The Six Sigma process is the standard for quality improvement in organizations around the globe. In this course, we study the details of the five steps in the Six Sigma process: DEFINE, MEASURE, ANALYZE, IMPROVE, and CONTROL (DMAIC). We introduce the concept of sustainability into the criteria to use to evaluate proposed solutions during the Six Sigma process. Many tools, concepts, and processes that are often an integral part of Six Sigma projects in companies are included in the course content. They range from the very basic tools of quality (such as cause-and-effect diagrams for brainstorming) to complete processes (such as benchmarking, quality function deployment, failure mode and effects analysis-FMEA). Statistical concepts that are central to Six Sigma including statistical process control and introduction design of experiments are also included. Once the Six Sigma process and its various components are understood, we study quality management including quality control, quality planning, quality improvement, strategic quality management, and quality strategy. Students meeting the required standards of performance will earn a Green Belt Certification in Six Sigma and Quality Management from the Weatherhead School of Management. 

    Engineering Entrepreneurship

    IIME 450 — Spring Semester 3 Credit Hours

    Entrepreneurship is an area of importance to business leaders, educators, politicians, and individual members of the society. It is a driver of economic development and wealth creation in organizational units ranging in size from the individual company to entire nations. Technology-based entrepreneurship is particularly important to economic development due to its impact on productivity (innovations in action) and its potential for exponential growth. This course will emphasize and explore a variety of issues related to innovation and entrepreneurship, demonstrating that there are not many "absolute truths," but there are numerous best practices. Successful students will conclude this course with new knowledge about opportunity analysis and insight on entrepreneurship & innovation, as well as having demonstrated measurable improvement in their critical thinking skills. This course is one-semester version of a course taught alternatively as a two-semester course. Recent growth in CWRU curricula centered on entrepreneurship and related subjects enables students to specialize in, say, wealth creation, leadership, and finance topics once included under the broader two-semester umbrella.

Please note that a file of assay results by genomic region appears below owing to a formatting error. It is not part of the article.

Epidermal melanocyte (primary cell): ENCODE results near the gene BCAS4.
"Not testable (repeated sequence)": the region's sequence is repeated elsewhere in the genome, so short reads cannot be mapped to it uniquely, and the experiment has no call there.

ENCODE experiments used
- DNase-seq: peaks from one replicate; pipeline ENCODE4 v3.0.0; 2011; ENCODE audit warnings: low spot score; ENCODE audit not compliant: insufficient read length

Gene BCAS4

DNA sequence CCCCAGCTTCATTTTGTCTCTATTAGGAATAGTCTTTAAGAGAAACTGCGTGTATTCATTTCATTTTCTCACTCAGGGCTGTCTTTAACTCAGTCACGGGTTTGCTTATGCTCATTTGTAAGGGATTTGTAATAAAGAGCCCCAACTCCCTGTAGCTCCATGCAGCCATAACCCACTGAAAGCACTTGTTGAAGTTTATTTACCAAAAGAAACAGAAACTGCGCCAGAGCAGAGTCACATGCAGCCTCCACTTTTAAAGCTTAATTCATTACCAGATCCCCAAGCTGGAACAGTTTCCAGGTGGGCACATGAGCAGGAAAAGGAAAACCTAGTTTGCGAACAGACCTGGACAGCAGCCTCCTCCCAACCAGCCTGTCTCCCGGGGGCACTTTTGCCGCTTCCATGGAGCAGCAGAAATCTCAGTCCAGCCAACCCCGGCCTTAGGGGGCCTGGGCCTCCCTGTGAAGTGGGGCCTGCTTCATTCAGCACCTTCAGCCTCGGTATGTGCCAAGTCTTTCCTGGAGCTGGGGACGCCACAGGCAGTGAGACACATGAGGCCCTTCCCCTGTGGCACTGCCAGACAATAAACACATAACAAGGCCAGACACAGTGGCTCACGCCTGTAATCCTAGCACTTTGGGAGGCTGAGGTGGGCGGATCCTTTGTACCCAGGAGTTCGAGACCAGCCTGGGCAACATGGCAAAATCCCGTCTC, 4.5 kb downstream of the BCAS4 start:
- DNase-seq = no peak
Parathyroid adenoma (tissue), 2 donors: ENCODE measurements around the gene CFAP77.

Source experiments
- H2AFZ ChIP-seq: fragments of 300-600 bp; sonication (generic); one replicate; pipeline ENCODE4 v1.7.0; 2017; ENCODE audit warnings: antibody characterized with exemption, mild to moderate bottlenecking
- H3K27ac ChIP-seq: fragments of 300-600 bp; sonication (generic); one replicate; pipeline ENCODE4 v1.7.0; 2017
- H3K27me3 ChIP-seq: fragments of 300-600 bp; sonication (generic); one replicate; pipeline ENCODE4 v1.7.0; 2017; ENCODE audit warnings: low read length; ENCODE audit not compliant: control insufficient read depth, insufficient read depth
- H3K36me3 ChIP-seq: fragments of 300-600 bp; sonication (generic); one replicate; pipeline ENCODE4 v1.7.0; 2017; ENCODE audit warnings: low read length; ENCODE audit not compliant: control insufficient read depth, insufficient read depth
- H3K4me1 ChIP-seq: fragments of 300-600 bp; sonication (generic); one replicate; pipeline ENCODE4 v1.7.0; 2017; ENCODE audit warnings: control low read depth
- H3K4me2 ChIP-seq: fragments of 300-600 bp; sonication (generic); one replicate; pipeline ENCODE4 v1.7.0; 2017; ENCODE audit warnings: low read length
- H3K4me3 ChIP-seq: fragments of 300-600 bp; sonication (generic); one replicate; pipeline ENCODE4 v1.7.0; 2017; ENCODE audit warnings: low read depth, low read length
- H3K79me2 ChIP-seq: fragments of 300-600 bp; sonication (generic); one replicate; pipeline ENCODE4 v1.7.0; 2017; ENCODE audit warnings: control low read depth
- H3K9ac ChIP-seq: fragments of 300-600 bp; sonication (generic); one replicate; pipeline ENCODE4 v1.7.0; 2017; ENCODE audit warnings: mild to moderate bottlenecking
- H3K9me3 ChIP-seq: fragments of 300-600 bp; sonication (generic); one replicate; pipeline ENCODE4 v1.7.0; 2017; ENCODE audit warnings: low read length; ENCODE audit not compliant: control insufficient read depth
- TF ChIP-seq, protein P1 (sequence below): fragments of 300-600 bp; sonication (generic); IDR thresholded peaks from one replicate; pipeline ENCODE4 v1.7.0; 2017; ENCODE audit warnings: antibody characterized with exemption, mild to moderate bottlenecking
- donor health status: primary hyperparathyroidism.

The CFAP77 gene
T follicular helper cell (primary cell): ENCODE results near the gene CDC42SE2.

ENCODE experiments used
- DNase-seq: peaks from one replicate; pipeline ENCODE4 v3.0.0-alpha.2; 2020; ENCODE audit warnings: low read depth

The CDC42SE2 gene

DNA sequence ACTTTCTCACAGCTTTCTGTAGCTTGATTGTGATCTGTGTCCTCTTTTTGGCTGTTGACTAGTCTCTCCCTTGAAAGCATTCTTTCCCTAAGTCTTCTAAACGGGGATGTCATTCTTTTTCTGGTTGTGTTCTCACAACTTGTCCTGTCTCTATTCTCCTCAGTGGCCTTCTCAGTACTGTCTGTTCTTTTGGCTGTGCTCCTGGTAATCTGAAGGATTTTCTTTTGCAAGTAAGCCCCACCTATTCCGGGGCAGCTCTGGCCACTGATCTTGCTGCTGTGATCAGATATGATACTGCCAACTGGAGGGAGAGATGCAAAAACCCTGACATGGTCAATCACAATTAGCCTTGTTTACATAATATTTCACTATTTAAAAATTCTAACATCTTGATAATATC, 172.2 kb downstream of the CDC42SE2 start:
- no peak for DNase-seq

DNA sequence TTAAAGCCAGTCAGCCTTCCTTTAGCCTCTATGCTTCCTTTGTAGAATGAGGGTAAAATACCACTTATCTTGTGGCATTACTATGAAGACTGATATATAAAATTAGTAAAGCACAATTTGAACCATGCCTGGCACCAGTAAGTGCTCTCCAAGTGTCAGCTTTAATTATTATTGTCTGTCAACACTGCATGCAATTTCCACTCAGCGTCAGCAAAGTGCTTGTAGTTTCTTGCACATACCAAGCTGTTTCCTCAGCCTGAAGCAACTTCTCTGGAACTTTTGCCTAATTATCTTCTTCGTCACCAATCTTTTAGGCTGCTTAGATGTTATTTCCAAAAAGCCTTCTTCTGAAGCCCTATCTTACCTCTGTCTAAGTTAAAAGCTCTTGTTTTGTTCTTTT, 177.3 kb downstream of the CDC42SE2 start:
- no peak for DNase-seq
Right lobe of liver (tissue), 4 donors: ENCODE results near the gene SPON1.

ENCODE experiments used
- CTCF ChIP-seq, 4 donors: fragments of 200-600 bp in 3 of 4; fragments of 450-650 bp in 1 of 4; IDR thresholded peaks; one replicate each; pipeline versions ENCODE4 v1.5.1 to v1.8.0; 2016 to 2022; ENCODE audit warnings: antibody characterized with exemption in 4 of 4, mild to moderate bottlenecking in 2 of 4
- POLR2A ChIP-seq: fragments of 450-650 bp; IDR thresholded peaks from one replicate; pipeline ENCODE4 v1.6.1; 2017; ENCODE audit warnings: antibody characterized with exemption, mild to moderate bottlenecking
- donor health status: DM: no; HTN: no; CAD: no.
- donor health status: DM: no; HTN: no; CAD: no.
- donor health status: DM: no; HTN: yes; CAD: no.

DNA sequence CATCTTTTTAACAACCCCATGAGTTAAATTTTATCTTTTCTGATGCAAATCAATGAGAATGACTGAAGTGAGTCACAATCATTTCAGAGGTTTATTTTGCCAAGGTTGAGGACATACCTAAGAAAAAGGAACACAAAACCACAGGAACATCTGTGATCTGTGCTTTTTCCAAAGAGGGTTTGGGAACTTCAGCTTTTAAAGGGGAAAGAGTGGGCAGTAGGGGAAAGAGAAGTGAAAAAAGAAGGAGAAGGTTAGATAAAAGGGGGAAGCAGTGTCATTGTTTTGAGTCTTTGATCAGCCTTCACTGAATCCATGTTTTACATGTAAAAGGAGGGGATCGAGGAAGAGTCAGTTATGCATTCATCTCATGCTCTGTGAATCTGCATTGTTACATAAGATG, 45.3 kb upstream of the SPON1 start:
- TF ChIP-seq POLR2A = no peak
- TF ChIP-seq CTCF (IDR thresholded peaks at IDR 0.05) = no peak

Product & Process Design and Development

    IIME 430 — Spring Semester 3 Credit Hours

    An integrated approach to the teaching of the complex relationship of customer to designer and to manufacturer, this course will be team taught by faculty from WSOM and CSE, with participation of corporate representatives sponsoring projects for the teams. The course will be built on a series of projects, each emphasizing different aspects of the product/process design experience, selected to provide exposure to a wide variety of entrepreneurial activities. The project activities are expected to promote the development of realistic activities of cross-functional teams.

     

    Representative Sample of Other Electives

    • Regulatory Affairs for the Biosciences (*)
    • Models of Healthcare Systems(*)
    • Independent Projects
    • Biodesign
    • Fundamentals of Clinical Information Systems
    • Technology Marketing Strategy
    • Lean service operations
    • Health economics and strategy
    • Commercialization and Intellectual Property Management
    • Marketing Metrics
    • Supply Chain Logistics
    • Executive Leadership
    • Leadership in Diversity and Inclusion: Towards a Globally Inclusive Workplace
    • Exploratory Data Science
    • Advanced Control & Energy Systems
    • Translational Research for Biomedical Engineers
    • Entrepreneurship & Innovation

    *The two courses are for 1.5 credits and are generally taken together in one semester